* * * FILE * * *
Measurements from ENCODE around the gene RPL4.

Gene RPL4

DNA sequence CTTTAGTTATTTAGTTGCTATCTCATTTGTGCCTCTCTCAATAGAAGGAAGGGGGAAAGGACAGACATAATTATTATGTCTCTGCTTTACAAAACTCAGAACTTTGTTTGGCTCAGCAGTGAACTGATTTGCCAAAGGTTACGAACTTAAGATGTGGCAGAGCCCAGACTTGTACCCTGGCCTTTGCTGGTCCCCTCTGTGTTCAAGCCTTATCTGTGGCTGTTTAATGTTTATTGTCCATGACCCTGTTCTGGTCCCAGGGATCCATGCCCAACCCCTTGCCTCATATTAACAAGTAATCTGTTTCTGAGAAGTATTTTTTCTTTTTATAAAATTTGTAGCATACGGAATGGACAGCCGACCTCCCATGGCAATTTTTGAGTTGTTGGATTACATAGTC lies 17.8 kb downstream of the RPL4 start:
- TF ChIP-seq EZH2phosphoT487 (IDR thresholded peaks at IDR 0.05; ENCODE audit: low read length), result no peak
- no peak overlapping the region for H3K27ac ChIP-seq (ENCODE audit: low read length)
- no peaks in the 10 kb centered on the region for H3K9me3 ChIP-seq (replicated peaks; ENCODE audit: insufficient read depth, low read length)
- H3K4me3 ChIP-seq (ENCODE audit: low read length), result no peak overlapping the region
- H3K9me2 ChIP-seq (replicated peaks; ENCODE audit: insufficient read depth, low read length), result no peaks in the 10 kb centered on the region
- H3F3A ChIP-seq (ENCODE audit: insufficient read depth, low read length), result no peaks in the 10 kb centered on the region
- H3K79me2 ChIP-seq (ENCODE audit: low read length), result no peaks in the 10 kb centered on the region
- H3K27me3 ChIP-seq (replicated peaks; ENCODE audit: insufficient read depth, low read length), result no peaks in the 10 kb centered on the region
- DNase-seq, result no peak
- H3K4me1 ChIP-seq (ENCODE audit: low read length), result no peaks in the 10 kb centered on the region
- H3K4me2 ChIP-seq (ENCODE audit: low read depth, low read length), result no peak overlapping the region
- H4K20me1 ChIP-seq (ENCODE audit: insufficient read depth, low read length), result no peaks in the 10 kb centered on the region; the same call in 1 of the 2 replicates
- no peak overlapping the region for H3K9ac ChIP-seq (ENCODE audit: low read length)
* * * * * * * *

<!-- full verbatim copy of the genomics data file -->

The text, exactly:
Measurements from ENCODE around the gene RPL4.

Gene RPL4

DNA sequence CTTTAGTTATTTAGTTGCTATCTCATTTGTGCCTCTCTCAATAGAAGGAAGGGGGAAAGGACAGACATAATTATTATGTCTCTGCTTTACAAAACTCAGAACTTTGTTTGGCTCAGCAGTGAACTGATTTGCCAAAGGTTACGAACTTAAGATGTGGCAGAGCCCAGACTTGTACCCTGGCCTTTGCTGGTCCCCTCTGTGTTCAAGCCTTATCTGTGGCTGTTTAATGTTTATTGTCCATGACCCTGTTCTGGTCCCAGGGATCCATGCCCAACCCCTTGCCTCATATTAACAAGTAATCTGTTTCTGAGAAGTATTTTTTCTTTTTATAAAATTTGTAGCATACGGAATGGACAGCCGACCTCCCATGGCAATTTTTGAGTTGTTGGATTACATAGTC lies 17.8 kb downstream of the RPL4 start:
- TF ChIP-seq EZH2phosphoT487 (IDR thresholded peaks at IDR 0.05; ENCODE audit: low read length), result no peak
- no peak overlapping the region for H3K27ac ChIP-seq (ENCODE audit: low read length)
- no peaks in the 10 kb centered on the region for H3K9me3 ChIP-seq (replicated peaks; ENCODE audit: insufficient read depth, low read length)
- H3K4me3 ChIP-seq (ENCODE audit: low read length), result no peak overlapping the region
- H3K9me2 ChIP-seq (replicated peaks; ENCODE audit: insufficient read depth, low read length), result no peaks in the 10 kb centered on the region
- H3F3A ChIP-seq (ENCODE audit: insufficient read depth, low read length), result no peaks in the 10 kb centered on the region
- H3K79me2 ChIP-seq (ENCODE audit: low read length), result no peaks in the 10 kb centered on the region
- H3K27me3 ChIP-seq (replicated peaks; ENCODE audit: insufficient read depth, low read length), result no peaks in the 10 kb centered on the region
- DNase-seq, result no peak
- H3K4me1 ChIP-seq (ENCODE audit: low read length), result no peaks in the 10 kb centered on the region
- H3K4me2 ChIP-seq (ENCODE audit: low read depth, low read length), result no peak overlapping the region
- H4K20me1 ChIP-seq (ENCODE audit: insufficient read depth, low read length), result no peaks in the 10 kb centered on the region; the same call in 1 of the 2 replicates
- no peak overlapping the region for H3K9ac ChIP-seq (ENCODE audit: low read length)